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Fruit & Vegetable Weekly Crop Update

Timely vegetable crop info for local producers.

weekly update 7-06-2012

Posted by Kyle Cecil -

  1. 4 inch soil temp; 84.1 F WOW!!
  2. Growing Degree Days since April 1; 1635.5 GDD Average** = 1167.5 GDD

  1. Squash bugs present. A control option (limited scale) is to place boards or shingles on the ground next to the affected plants. At night the squash bugs will aggregate under the boards and can then be destroyed each morning. There are few if any effective organic control options for squash bug. However, natural enemies of the squash bug include Tachinid fly, Trishopoda pennipes and Sceleonids, Eumicrosoma spp. These biological control options may prove useful. Sabadilla may provide some control and is organic certified. Keep watch of your plants. If it is just the insects which are present and no disease, the plants will come out of anything major...but....if there are bacterial diseases present, they would wilt and die. In essence, know what you are dealing; squash bug damage, bacterial diseases or both.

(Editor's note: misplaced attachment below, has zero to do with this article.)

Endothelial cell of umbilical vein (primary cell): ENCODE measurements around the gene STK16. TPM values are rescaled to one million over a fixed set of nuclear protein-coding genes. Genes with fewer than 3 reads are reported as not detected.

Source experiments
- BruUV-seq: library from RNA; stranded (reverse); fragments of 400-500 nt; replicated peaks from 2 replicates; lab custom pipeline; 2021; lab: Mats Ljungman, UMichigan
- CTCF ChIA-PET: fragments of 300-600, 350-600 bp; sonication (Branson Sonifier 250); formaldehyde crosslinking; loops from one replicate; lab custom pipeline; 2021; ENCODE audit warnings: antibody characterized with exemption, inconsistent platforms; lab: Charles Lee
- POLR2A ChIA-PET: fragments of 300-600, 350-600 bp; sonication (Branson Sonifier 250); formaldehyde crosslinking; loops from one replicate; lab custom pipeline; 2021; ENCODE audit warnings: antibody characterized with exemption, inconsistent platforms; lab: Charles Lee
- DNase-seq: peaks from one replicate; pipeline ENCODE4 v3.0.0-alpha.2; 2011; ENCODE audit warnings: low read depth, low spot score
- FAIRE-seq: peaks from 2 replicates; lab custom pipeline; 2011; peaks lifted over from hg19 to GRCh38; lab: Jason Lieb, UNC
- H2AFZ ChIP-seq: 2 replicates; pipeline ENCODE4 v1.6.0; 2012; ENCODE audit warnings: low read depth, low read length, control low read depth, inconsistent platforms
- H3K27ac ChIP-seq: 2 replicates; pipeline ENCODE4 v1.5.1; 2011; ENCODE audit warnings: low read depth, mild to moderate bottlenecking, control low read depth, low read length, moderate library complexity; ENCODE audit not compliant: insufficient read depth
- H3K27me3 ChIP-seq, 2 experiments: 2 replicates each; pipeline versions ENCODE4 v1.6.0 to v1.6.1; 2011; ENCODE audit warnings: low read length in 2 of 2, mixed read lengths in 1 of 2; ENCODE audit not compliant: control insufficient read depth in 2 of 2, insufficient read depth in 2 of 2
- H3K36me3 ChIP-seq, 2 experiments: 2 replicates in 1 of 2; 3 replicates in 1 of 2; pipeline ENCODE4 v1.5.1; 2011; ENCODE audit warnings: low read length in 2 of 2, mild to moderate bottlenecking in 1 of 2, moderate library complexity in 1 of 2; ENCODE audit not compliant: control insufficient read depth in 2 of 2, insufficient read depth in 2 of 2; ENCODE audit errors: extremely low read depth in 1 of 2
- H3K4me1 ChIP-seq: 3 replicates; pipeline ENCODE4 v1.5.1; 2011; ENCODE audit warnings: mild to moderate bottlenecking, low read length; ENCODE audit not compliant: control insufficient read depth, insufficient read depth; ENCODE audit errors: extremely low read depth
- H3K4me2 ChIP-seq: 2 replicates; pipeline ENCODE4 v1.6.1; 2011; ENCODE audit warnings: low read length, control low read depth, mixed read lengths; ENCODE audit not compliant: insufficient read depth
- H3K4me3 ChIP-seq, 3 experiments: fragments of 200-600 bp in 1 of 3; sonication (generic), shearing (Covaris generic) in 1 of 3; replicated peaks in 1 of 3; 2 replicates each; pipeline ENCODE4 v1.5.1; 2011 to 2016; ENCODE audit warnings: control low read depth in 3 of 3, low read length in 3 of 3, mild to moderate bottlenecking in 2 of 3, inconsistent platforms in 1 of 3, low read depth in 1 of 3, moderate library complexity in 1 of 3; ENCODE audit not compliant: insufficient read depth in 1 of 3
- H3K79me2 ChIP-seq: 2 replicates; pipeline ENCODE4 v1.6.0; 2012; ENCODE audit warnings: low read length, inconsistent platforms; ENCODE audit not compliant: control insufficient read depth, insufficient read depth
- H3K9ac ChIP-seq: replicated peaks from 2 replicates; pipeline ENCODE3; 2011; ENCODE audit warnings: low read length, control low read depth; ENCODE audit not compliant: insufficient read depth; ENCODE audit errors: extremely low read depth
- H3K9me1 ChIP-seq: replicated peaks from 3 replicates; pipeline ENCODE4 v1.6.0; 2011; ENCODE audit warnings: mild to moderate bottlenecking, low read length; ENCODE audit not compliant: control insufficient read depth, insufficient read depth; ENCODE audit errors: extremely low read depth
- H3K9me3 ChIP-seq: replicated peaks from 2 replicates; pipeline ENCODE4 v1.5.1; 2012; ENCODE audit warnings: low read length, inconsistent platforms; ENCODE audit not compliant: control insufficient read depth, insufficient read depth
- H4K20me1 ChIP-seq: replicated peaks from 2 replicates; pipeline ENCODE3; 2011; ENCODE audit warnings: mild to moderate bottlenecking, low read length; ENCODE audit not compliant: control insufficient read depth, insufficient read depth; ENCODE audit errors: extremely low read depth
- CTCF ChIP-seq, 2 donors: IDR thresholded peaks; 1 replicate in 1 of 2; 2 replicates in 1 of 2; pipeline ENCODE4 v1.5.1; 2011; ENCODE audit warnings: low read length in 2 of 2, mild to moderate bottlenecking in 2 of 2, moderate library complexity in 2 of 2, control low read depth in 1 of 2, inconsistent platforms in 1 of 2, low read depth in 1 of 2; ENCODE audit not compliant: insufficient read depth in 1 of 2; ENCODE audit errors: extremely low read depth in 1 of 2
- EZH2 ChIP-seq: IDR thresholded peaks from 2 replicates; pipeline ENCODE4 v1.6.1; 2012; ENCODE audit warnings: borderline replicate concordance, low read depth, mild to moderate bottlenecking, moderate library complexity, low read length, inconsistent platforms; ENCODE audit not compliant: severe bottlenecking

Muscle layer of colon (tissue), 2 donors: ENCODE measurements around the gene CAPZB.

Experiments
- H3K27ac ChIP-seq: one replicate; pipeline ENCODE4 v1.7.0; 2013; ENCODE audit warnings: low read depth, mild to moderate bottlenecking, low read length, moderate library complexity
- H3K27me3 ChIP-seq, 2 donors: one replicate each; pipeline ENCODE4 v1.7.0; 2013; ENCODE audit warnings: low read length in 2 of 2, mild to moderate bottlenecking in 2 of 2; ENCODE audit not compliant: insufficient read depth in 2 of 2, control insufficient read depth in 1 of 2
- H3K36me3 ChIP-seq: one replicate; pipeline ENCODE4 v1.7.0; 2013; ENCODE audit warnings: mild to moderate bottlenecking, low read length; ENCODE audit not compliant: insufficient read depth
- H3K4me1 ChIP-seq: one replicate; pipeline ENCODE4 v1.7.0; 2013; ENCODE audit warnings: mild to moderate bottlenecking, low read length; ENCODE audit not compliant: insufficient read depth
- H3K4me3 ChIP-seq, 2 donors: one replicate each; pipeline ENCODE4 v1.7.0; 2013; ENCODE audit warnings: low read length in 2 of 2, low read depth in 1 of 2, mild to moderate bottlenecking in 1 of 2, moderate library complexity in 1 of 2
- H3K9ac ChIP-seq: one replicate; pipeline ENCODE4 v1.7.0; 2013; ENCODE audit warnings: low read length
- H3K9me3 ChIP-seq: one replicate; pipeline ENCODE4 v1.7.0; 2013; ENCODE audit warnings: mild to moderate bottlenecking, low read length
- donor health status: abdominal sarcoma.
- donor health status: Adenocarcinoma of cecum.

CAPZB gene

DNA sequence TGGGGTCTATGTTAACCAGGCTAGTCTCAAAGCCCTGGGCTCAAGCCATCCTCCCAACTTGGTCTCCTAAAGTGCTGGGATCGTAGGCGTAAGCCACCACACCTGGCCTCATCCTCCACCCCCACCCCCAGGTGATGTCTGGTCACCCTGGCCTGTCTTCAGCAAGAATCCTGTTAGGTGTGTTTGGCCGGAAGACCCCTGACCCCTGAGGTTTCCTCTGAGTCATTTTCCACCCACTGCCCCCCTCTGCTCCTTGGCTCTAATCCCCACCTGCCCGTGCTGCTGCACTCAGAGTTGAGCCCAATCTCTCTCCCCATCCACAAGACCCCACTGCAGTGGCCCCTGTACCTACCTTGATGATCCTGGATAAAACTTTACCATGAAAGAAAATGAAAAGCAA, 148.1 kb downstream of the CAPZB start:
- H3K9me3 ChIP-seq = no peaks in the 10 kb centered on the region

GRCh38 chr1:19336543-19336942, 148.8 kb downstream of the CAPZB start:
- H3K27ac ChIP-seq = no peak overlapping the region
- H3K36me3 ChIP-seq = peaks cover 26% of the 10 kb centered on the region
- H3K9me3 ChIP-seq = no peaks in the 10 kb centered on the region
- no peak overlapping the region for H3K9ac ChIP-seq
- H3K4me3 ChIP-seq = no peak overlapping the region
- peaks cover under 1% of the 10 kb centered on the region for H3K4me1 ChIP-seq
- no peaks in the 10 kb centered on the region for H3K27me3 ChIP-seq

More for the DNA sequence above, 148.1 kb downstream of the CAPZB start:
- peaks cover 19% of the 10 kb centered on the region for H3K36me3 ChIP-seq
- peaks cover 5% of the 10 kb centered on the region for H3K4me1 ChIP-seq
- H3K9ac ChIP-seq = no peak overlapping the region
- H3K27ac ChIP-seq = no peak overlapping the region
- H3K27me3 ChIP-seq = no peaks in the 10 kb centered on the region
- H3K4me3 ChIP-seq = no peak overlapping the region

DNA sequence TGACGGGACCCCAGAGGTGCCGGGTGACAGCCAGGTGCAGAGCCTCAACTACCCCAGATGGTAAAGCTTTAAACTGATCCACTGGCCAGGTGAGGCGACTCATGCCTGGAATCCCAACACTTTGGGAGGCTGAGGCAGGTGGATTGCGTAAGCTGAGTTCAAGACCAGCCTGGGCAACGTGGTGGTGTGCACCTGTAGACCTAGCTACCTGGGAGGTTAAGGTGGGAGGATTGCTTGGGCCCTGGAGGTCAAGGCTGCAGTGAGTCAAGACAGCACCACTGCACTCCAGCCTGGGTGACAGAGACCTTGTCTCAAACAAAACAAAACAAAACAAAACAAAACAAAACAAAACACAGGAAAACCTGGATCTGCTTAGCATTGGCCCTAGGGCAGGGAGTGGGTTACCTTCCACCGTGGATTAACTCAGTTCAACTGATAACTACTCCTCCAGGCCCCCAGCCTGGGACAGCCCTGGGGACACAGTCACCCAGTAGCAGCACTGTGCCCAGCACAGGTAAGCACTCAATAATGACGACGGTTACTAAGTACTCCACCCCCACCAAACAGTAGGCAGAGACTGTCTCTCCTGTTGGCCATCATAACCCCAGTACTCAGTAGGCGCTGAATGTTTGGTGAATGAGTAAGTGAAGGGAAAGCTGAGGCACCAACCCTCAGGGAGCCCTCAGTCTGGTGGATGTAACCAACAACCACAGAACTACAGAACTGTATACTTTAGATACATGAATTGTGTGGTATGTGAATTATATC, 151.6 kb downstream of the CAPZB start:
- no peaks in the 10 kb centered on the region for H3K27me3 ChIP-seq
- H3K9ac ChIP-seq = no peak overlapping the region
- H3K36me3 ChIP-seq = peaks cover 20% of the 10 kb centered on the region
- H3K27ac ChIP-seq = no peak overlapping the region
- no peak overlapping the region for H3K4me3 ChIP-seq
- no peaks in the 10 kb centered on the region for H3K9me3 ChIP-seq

1. Soil temps for seed germination. Are you getting ready to start your fall winter vegetables? Consider the optimum germination temperatures (maximum) for various crops: Beets-85F, Carrot 80F, Swiss Chard 85F, Spinach 70F, turnip 85F.
  1. Squash vine borer are active in many parts of the state, with most moth activity winding down or finished in the far south. The squash vine borer tunnels in the vines of pumpkins and summer and winter squash; it rarely is found in cucumbers or melons and cannot complete its development except in squash or pumpkins. Disking or plowing to destroy vines soon after harvest and bury or destroy overwintering cocoons reduces moth populations within a field in the spring. Staggering plantings over several dates also allows some plantings to escape heaviest periods of egg-laying. Early detection of moths and initial damage is essential for timing insecticide applications. (Dr. Rick Weinzierl, U of I)

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